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Credit crunch eases but jobs crisis grows

By Henry Thornton - posted Tuesday, 7 July 2009

THE global recession continues to worsen, but the Australian economy is showing signs of recovery.

I would be surprised if the Reserve Bank cut rates today, though it may reiterate its continued readiness to do so.

US employers slashed 467,000 jobs in June, 100,000 more than expected. That lifted the unemployment rate to 9.5 per cent, the highest rate in nearly 26 years.


The next milestone expected by economists is 10 per cent, with many economists expecting the post-World War II high of 10.8 per cent unemployment, set during the Reagan administration in 1983, being topped by Christmas.

The global share price recovery was widely interpreted as due to anticipation of global economic recovery.

The recent falls in equity markets show there is new uncertainty, and the loss of confidence by market participants will have an adverse impact on many households and businesses.

Britain, Germany and Japan are all experiencing their most severe economic downturns and Europe overall is struggling almost as much, with unemployment also at 9.5 per cent.

The eurozone banks still have not "cleansed" their balance sheets, and this remains as a possible flashpoint.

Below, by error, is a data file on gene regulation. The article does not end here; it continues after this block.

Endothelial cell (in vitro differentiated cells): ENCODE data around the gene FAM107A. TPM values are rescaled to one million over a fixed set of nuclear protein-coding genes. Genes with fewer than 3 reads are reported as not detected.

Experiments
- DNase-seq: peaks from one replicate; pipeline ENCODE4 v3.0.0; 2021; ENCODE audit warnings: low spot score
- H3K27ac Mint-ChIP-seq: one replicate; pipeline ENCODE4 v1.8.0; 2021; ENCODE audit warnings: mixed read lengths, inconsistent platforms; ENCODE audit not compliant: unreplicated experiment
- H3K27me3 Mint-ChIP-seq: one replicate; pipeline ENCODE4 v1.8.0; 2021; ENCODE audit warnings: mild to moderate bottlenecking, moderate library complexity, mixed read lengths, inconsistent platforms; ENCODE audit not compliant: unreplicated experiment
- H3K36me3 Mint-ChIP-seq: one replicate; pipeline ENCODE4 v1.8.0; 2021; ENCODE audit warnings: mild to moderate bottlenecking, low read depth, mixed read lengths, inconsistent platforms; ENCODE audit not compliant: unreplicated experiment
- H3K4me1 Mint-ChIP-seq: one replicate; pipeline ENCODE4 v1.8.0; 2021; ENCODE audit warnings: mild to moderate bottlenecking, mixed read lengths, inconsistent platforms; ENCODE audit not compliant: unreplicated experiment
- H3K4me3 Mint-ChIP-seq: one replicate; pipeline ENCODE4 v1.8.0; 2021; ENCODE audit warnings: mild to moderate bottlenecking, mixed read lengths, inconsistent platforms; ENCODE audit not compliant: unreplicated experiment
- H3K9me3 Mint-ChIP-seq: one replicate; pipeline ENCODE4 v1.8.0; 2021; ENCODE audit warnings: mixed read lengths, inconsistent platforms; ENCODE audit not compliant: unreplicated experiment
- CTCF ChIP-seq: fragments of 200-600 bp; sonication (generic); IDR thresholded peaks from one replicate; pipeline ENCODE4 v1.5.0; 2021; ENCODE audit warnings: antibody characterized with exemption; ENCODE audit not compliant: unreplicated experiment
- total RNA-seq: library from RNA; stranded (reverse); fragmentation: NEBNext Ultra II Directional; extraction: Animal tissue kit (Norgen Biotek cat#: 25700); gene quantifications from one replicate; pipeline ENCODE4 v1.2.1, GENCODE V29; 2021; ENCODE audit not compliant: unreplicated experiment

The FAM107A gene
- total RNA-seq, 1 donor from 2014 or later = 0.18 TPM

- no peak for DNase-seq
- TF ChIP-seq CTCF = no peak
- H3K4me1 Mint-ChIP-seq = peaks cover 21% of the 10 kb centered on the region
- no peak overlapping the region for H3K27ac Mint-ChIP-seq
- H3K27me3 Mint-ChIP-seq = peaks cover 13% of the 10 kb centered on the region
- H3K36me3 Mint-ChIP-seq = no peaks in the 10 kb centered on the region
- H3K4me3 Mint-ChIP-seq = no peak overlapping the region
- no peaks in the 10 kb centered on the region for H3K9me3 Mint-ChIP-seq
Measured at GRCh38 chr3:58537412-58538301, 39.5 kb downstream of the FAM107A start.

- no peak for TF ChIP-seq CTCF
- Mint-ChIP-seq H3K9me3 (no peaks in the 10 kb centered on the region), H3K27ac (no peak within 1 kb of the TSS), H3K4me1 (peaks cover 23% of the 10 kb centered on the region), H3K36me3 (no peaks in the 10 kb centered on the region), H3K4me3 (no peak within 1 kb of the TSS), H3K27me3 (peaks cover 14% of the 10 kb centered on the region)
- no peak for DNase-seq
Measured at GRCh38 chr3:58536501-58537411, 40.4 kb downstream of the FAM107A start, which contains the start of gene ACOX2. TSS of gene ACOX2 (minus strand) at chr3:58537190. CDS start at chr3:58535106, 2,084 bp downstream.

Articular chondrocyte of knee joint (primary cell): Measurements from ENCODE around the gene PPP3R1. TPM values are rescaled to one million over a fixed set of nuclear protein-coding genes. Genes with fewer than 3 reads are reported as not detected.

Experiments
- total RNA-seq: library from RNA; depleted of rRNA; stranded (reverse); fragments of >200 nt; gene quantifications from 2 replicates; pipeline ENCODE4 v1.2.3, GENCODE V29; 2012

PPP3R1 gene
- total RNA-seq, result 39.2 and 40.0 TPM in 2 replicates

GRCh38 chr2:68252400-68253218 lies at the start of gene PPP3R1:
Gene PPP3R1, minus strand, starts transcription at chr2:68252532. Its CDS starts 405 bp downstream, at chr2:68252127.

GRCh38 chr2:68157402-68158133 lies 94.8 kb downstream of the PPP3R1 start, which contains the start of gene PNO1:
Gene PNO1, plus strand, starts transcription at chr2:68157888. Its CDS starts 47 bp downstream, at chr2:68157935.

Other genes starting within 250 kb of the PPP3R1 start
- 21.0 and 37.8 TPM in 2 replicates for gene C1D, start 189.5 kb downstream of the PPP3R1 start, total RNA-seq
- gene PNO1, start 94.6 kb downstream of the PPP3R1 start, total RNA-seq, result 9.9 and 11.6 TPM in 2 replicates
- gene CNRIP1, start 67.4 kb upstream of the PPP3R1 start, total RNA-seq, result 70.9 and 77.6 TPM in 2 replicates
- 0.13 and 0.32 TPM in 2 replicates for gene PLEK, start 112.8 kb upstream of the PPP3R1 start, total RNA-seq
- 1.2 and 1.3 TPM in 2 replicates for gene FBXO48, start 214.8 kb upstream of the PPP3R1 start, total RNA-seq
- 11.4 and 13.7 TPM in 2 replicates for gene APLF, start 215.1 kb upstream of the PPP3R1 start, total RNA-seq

Globally, however, credit is becoming easier to get, but the credit crisis is being replaced by a jobs crisis.


China is defying the global trend as its massive fiscal stimulus is reigniting rapid economic activity.

There has been a surge in China's exports to other developing economies, and this is a sign that underlying global imbalances are far from resolved.

The biggest imbalance of all is the developed nations' continued reliance on borrowing and lending, and the automatic resort to deficit spending financed by additional borrowing merely entrenches this imbalance.

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This article was first published on July 7 in The Australian

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About the Author

Henry Thornton (1760-1815) was a banker, M.P., Philanthropist, and a leading figure in the influential group of Evangelicals that was known as the Clapham set. His column is provided by the writers at

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